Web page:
What's involved in Family Research? and the
THE CHILDREN OF ANTOINE III DESROSIERS dit LAFRENIERE
Before I continue, I have to say that I am very impressed with Doreen's research. The more I work on retracing our family history, the more I appreciate Doreen's work. To trace the family history without a computer, Internet, and multitudes of online resources is a phenomenal feat. I am certain that I would be bald and cross-eyed by now if I had to read only parish records, mostly in French, in lovely, illegible scroll writing to determine birth, marriage and burial information for our family, but Doreen was smart and she didn't only rely on these records.
Based on the documents I have, Doreen worked on the family history for at least 7 years. In early 1980, she made copies of documents and derived data from microfiche, books and newspaper articles borrowed from Trail Library, Selkirk College and Ottawa's Public Archives of Canada. She obtained more information by visiting and talking with family members, such as Bernadette Chabot who was Joseph Magloire's daughter. Bernadette supplied Doreen a copy of a family tree which had been composed by an earlier descendant named Marie Louise (Dierxct) Lafreniere (died 1963) - and if anyone reading this has a copy of it, I would love to read it.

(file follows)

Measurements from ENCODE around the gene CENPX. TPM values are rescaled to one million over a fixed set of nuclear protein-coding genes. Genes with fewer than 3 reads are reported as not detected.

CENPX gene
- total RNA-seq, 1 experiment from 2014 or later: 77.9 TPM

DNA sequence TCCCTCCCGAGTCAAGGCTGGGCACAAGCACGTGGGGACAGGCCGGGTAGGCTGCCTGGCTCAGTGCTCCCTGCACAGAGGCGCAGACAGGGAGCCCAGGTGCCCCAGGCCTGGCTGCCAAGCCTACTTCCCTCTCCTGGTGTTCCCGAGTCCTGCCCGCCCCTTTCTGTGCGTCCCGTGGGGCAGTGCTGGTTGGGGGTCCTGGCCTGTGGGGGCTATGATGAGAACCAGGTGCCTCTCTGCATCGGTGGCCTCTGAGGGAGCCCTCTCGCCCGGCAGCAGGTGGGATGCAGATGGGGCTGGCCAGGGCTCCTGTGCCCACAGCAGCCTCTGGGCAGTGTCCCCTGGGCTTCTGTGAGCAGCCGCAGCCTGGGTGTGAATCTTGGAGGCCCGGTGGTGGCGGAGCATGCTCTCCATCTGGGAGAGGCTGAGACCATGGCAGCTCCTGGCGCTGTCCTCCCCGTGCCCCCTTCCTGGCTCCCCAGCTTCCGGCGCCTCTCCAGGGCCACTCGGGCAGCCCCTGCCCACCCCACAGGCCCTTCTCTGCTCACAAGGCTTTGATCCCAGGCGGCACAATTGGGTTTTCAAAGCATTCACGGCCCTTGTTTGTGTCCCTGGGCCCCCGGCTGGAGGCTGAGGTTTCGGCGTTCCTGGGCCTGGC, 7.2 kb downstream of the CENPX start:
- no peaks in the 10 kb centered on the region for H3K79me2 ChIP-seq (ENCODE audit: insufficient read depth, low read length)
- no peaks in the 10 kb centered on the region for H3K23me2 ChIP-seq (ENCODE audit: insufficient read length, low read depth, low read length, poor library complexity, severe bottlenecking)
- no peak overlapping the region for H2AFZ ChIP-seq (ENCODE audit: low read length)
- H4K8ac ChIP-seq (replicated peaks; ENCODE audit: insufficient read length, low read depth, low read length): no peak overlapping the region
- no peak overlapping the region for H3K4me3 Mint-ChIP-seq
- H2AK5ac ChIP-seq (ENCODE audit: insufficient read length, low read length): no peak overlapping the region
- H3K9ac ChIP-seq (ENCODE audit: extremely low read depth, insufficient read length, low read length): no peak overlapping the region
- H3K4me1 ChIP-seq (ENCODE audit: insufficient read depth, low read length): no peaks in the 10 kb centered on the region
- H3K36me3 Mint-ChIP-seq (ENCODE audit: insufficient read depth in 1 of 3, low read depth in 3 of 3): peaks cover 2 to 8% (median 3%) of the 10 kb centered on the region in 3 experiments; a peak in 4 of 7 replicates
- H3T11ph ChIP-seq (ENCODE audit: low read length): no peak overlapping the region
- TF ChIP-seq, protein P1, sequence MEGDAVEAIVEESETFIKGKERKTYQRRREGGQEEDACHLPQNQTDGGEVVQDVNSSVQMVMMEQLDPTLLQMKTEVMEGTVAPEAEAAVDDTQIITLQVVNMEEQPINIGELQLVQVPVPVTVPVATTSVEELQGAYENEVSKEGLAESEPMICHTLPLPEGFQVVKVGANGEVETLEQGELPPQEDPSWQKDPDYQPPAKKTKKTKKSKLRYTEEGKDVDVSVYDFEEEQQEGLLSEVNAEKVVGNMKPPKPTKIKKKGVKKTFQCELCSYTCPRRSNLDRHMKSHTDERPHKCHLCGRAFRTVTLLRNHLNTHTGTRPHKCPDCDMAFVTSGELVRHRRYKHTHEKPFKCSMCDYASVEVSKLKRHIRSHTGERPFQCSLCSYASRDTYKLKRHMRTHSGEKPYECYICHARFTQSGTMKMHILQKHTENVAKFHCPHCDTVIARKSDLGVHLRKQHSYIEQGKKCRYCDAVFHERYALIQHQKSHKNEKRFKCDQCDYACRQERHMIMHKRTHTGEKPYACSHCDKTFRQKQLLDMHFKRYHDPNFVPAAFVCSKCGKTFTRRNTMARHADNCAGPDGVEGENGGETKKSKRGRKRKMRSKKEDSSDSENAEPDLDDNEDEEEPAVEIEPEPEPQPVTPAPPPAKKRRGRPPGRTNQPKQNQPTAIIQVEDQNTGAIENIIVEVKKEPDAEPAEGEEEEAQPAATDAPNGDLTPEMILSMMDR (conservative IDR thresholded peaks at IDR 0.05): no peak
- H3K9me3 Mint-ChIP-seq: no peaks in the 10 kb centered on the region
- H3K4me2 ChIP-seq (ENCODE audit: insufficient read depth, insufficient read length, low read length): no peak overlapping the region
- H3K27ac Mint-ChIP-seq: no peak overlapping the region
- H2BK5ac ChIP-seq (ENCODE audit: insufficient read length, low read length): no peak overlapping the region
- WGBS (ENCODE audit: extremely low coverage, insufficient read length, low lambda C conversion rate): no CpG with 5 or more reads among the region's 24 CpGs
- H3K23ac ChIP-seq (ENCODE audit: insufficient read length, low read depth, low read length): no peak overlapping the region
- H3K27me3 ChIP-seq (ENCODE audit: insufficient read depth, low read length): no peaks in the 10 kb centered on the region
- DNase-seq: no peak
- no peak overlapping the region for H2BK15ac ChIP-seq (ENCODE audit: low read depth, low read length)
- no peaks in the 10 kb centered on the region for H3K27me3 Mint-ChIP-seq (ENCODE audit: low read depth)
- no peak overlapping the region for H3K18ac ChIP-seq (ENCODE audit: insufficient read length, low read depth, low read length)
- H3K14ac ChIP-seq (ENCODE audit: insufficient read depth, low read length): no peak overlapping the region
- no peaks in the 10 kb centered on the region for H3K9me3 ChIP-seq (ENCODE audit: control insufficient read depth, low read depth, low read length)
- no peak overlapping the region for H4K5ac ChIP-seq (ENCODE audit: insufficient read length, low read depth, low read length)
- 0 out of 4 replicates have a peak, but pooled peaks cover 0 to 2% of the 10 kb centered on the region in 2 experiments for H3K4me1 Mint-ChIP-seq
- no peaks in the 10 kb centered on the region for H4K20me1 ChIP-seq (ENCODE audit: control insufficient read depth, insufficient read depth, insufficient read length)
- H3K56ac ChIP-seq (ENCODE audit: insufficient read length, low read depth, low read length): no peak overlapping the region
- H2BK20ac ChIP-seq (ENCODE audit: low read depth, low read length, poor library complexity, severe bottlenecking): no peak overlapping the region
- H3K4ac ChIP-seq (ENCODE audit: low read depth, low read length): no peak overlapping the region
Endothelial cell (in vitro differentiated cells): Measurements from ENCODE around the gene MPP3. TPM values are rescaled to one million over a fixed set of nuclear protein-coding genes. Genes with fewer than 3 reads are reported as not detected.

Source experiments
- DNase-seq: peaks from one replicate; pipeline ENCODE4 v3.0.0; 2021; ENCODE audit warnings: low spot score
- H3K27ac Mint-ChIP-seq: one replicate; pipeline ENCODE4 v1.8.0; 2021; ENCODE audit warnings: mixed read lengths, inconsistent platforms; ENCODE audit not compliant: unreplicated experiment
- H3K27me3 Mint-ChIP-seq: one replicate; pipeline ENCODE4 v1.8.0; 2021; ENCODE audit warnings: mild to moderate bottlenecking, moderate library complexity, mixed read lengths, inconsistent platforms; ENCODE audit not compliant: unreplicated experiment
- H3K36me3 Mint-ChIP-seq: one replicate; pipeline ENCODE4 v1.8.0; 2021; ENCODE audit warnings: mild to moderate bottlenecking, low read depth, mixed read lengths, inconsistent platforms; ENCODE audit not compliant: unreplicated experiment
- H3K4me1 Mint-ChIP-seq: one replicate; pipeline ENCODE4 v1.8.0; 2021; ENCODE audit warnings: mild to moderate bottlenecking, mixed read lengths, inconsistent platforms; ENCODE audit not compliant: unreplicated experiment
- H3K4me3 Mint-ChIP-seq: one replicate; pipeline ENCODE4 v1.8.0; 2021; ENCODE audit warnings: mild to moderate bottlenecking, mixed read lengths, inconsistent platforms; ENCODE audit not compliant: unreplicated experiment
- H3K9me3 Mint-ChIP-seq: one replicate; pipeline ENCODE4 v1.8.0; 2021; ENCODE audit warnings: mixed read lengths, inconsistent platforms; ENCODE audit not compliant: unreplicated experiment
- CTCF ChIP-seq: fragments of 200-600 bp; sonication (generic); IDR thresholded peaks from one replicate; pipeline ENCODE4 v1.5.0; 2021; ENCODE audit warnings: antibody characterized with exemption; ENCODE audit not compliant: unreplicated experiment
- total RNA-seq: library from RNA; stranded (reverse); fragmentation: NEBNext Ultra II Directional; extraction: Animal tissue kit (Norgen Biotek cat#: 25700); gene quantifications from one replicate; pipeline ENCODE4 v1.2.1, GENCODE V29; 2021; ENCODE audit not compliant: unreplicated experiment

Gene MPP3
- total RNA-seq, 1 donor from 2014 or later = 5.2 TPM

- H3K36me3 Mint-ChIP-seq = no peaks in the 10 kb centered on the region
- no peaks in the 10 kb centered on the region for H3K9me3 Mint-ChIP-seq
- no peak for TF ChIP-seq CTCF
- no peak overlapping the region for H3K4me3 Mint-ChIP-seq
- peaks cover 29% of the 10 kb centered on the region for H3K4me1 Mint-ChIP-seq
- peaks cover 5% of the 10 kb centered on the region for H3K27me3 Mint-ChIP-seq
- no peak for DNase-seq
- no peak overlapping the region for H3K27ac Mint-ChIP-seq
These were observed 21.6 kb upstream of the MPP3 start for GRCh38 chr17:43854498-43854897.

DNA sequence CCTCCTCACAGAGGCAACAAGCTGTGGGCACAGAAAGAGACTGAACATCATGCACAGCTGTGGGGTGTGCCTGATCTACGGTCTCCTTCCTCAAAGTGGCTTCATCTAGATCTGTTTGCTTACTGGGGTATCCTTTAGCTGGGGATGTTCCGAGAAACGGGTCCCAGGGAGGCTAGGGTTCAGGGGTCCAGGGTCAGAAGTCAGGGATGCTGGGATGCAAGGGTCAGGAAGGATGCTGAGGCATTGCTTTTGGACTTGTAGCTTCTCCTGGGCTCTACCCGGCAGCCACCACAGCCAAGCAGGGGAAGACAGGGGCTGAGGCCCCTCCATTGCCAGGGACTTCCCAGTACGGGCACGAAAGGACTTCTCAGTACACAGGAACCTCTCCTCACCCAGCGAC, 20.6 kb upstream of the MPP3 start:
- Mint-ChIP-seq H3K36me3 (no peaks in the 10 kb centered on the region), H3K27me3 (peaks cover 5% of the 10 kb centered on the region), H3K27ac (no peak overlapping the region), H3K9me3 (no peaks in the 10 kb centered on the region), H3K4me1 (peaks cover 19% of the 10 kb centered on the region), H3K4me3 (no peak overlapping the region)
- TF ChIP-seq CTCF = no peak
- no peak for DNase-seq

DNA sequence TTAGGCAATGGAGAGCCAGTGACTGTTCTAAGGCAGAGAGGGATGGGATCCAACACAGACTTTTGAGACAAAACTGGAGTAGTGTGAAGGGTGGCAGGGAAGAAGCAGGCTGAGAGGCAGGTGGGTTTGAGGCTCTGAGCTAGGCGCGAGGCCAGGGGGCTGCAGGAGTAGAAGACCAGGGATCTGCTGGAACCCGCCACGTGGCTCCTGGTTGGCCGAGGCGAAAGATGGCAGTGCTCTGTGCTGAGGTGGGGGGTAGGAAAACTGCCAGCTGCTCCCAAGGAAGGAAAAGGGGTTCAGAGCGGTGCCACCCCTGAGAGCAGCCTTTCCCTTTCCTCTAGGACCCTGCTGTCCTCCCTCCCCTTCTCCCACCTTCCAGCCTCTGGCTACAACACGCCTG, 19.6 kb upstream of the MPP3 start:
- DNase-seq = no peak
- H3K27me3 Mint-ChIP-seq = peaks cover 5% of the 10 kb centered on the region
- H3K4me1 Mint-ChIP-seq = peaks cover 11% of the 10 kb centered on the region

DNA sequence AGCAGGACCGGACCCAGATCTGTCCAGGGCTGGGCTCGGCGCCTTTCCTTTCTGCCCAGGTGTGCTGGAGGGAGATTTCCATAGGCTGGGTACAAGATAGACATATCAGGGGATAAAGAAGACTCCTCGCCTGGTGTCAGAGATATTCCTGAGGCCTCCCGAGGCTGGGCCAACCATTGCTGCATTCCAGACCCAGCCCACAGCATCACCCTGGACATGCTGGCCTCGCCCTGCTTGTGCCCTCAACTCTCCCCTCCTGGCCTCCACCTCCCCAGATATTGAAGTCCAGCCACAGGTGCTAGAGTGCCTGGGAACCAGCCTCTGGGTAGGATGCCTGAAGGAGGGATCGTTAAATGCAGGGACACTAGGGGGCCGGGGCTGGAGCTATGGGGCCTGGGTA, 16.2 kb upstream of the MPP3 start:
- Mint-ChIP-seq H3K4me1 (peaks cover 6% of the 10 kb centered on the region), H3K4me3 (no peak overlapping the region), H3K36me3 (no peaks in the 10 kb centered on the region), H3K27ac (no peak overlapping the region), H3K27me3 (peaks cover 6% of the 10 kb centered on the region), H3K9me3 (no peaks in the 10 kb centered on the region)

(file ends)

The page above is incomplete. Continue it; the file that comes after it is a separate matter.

Doreen also requested guidance from the Manitoba Geneaological Society about how to conduct family history research. I also believe she examined original parish records (my Grandma, Marguerite Livingston told me) while visiting Manitoba to determine birth, marriage, and burial data. In addition, she visited the museum at the Plains of Abraham in Quebec although I am uncertain as to the when this occurred. And she relied on several of her siblings to help with translating French records, supporting her research, pulling her leg, and helping her find new data and photographs. Finally in 1987, her masterpiece was done and many family members received a copy of her wonderful family history record.